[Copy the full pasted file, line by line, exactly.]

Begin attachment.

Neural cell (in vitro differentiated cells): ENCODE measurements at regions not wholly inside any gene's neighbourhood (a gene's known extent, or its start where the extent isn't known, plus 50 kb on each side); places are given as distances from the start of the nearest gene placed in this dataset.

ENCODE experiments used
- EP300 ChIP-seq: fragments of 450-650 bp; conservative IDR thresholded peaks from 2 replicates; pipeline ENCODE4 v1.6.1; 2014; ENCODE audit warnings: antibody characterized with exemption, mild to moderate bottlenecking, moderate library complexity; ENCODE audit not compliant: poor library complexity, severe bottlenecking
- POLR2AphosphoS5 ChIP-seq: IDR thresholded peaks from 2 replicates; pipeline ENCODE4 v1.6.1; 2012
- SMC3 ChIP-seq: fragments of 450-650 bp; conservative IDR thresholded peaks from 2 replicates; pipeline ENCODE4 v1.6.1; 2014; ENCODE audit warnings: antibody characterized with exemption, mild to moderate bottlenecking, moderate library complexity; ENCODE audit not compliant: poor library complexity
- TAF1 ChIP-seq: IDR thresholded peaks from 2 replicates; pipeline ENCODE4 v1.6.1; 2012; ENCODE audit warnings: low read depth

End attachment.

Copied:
Neural cell (in vitro differentiated cells): ENCODE measurements at regions not wholly inside any gene's neighbourhood (a gene's known extent, or its start where the extent isn't known, plus 50 kb on each side); places are given as distances from the start of the nearest gene placed in this dataset.

ENCODE experiments used
- EP300 ChIP-seq: fragments of 450-650 bp; conservative IDR thresholded peaks from 2 replicates; pipeline ENCODE4 v1.6.1; 2014; ENCODE audit warnings: antibody characterized with exemption, mild to moderate bottlenecking, moderate library complexity; ENCODE audit not compliant: poor library complexity, severe bottlenecking
- POLR2AphosphoS5 ChIP-seq: IDR thresholded peaks from 2 replicates; pipeline ENCODE4 v1.6.1; 2012
- SMC3 ChIP-seq: fragments of 450-650 bp; conservative IDR thresholded peaks from 2 replicates; pipeline ENCODE4 v1.6.1; 2014; ENCODE audit warnings: antibody characterized with exemption, mild to moderate bottlenecking, moderate library complexity; ENCODE audit not compliant: poor library complexity
- TAF1 ChIP-seq: IDR thresholded peaks from 2 replicates; pipeline ENCODE4 v1.6.1; 2012; ENCODE audit warnings: low read depth